I have lived and worked on Groote off and on since 1981....Indeed it is a truely special spot in the Gulf of Carpentaria. Back in the day we worked hard and played harder. Got up to a fair bit of mischief at the Kailis Fisheries Club at Bartalumba Bay ( as we used to say preparing for a night on the turps, " Bartas for starters...." ) We used to play scratch footy games against the locals out at Angnuragu ( us whitefellas used to live in Alyangula ). We played on the Angnuragu oval and had to go around knocking down the anthills before each game. Saw Midnight Oil in concert at Umbakumba in 1986. We had a workshop at Ndunga and the blackfellas were forever stealing our utes instead of walking the 20klm from the ARC ( Alyangula Recreation Club ). Didn't bother locking them because that meant broken quarter windows.....it was better they could be pinched and recovered from the community in the morning undamaged...lol.
There was an outbreak of Clan fighting one time and they knocked off our semi trailer. We had to hire a helicopter to find it bogged down a track near an outstation on the Umbakumba side of the Eylandt.....I had to reverse the combination for 10klm back along this track after we recovered it before I could turn around.
I lived in a camp called the XXXX Hilton, jeez she was rough. GEMCO used to run security guards to try and stop the local girls prostituting themselves to the contractors.....the going rate was 2 cans of VB or a packet of Winnie reds. Cant say it was appealing to me, but plenty used to......
Had a tribal bloke with the full on war paint, footy knicks AND a shovel nose spear call me out because he thought I had his wife in my room. I was sh*tting myself ( was the bloke next door who was the culprit ). Coppers came and took him ( the husband ) away before I was speared thank Christ !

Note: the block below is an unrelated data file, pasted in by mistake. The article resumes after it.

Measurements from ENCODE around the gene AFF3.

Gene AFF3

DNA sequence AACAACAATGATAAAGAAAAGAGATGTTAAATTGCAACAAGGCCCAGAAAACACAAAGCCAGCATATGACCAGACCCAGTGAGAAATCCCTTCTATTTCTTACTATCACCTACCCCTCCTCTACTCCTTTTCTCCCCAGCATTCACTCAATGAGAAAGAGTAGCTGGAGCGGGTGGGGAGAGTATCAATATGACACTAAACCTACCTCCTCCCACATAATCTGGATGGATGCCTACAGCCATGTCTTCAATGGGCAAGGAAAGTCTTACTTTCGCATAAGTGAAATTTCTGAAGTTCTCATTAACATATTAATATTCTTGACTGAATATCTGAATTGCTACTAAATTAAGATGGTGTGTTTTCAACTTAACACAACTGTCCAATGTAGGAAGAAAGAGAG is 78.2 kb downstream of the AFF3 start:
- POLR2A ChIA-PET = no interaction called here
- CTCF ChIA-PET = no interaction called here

These pics from a trip ( Shutdown job ) in 2006.
1919353_102910429725735_5166335_n.jpg
1919353_102910433059068_3135288_n.jpg
1919353_102911703058941_3699984_n.jpg
1919353_102911706392274_3827586_n.jpg
1919353_102911713058940_1813154_n.jpg
1919353_102911716392273_2649236_n.jpg
 

ALUX

Active Member
Mate thanks for sharing. Good place hey. I heard the fishos at bartalumba was the place to be. It's a pity nowadays it's the arc or dugong.
It'll be an interesting place in 15 years when the mines gone.
 

greysrigging

Well-Known Member
In its heyday, Alyangula was the prettiest town. Once upon a time the mining companies ran the towns ( like Tom Price, Mt Newman, Koolan Is, Nhulunbuy etc ) and employed plumbers, gardeners, all sorts of maintenance workers to run the towns. For all intents and purposes they were 'closed' towns, had subsidised shops, great recreational facilities and first class schools for all the kids of the good folk who ventured into the remote outback to extract the Ore.
But ( there's always a but......) times have changed, mining companies are no longer interested in running towns, they build barracks for hoards of FIFO workers and the 'elan', the 'espirit de corps', the camerarderie .....the sense of community has long gone. Alyangula is today only a shadow of its once thriving community.....the place looks tired and dated to me, empty houses and not so manicured gardens and public spaces.
And.....the grog restrictions.....I flew in to do a Shutdown in 2006.......was bad enough that us scabby contractors were put up at a notoriously bad old camp called 'Woodsville' out near the Port on the edge of town ( a 1 klm walk to the mess and the ARC ) but as visitors on a short term job contract we were not allowed to buy take away beer ! Yep, not allowed to buy a carton for the fridge in the Donga and sit down with a beer after the 12 hour shift in the hellhole of a Concentrator out at the minesite. Thats right, one has to apply to the Coppers for a licence to drink ! And it takes several weeks for the approvals. So one has to clean up and drink at the ARC or Golf Club, get signed in as a guest and pay exhorbitant bar prices for a clensing ale.
Anyway I am digressing a bit from the thread topic......i loved my time on Groote in the '80's and '90's. Was a great place to live and work and to raise a young family. I suppose one gets older and grumpier but Groote no longer does it for me, conditions and salaries we once took for granted are being slowly eroded away. We stopped sharing a room in camps there in 1981......but the lousy sods pulled this on workers only 2 months ago......times have indeed changed !
13240632_474079616095608_8273640879818085815_n.jpg
 
Top